Pakistan's strategic relationship "has been proven time and again" the friendship of the two countries is for "all aeons to come", she said.
Khar warned against any intervention to halt the nuclear programme of Iran, saying it would have serious implications.
She described Iran as an important country with "an important role to play in the region".
Pakistan wants the issues surrounding Iran's nuclear programme to be resolved peacefully, she said.
"We cannot afford another conflict in our neighbourhood. There is too much at stake. Any intervention will have far-reaching implications".
Khar described Afghanistan as the "most important pillar of the regional approach adopted by" Pakistan?s foreign policy and said Pakistan is "fully committed to a stable Afghanistan, primarily in its own long-term interests".
She reiterated that "Kabul is the most important capital for Pakistan" as the situation in Afghanistan has a "direct bearing on the entire spectrum of public life in Pakistan".
The conflict in Afghanistan since the time of the Soviet occupation in 1979 has had a widespread fallout in Pakistan, she said.
"Today, a daily spate of death and destruction has been unleashed on both the people of Afghanistan and Pakistan by groups that use suicide bombings and other forms of violence for political ends. Furthermore, extremism has manifested itself across various strands of society," she said.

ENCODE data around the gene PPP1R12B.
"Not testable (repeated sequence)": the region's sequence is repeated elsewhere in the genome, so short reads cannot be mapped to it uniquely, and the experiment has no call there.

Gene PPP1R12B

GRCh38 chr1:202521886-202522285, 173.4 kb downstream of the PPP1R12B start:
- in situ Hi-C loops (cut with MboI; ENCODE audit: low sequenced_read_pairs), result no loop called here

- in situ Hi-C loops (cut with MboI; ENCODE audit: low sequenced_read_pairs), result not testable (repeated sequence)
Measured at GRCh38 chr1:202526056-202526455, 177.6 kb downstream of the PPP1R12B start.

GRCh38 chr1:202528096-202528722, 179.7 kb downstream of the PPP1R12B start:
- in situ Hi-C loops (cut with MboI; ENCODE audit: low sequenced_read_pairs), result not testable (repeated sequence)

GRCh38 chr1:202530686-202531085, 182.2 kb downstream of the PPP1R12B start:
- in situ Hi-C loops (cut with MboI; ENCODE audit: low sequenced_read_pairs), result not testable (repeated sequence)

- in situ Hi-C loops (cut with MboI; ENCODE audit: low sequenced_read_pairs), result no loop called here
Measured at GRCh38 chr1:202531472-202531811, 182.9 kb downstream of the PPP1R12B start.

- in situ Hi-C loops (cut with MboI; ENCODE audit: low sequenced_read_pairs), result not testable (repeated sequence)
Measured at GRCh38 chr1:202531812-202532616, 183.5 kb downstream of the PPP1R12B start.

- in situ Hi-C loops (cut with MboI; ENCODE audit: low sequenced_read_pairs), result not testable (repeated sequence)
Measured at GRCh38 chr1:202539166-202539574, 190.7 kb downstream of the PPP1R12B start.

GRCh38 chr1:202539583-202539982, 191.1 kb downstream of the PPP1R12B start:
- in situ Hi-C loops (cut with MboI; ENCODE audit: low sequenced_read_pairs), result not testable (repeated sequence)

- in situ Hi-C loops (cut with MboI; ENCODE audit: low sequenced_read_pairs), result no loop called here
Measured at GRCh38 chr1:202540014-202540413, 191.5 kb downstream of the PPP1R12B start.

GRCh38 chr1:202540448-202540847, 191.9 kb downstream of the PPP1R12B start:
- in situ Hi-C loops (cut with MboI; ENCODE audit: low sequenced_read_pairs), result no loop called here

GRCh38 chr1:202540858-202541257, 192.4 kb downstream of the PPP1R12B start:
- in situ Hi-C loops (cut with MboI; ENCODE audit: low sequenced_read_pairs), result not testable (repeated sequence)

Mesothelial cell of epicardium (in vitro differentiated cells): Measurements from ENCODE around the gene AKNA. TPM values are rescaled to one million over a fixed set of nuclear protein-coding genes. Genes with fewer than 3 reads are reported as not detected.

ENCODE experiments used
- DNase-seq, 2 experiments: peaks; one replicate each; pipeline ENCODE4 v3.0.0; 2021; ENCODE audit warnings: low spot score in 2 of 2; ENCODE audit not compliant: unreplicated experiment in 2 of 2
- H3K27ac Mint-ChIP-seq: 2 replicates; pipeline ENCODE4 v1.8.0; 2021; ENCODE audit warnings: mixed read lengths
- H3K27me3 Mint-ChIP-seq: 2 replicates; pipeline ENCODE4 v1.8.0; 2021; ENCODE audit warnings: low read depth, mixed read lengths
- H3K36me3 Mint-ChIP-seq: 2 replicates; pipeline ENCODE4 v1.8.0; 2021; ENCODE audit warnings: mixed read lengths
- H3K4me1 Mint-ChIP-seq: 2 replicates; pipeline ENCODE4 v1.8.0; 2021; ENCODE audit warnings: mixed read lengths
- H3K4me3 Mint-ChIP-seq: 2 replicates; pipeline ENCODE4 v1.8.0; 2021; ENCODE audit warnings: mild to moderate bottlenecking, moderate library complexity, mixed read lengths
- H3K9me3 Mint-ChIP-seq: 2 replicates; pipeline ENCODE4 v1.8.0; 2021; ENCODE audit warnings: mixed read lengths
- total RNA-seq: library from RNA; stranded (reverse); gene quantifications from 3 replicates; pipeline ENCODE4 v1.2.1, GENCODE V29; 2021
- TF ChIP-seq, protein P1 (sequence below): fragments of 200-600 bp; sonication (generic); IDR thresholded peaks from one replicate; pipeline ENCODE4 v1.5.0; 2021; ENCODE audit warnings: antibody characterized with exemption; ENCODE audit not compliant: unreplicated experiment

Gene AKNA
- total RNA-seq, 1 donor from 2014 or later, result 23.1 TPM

The Pakistani people are "sick and tired of this volatility and violence" that effects their life, Khar said.
Lessons from 30 years of "failed efforts for peace and consistent conflict" have made it clear that only an Afghan-led solution would work.
She added that "Afghanistan's future is for Afghans to decide. Only an Afghan-led, Afghan-owned and Afghan-driven process of dialogue and reconciliation can produce a stable, peaceful and prosperous Afghanistan.
"The only role the international community, including Pakistan, can play is one of encouragement, support and facilitation," Khar said.
Pakistan is committed to support the Afghan government led by President Hamid Karzai and a "range of political forces" to pursue dialogue and reconciliation, she said.
To support reconciliation and dialogue, Pakistan has tried to "ensure an environment that restricts the space for those who would seek to ambush efforts for peace", Khar contended.
Pakistan has deployed nearly 150,000 troops and established over 900 check posts along the border with Afghanistan and a matching effort on the Afghan side would "dramatically improve our chances for collective success", she claimed.
"However, instead of coordinated and collective action, Pakistan and its citizens often have to suffer from unilateral military actions.
"These actions are inconsistent with international law, and they complicate the situation on the ground," she said in an apparent reference to US drone strikes in Pakistan’s tribal belt.
Khar said it is important for the world community to continue to support Afghanistan.
Khar is currently on a three-day official visit to Germany, which is Pakistan's largest trading partner in Europe and its fifth largest source of investment.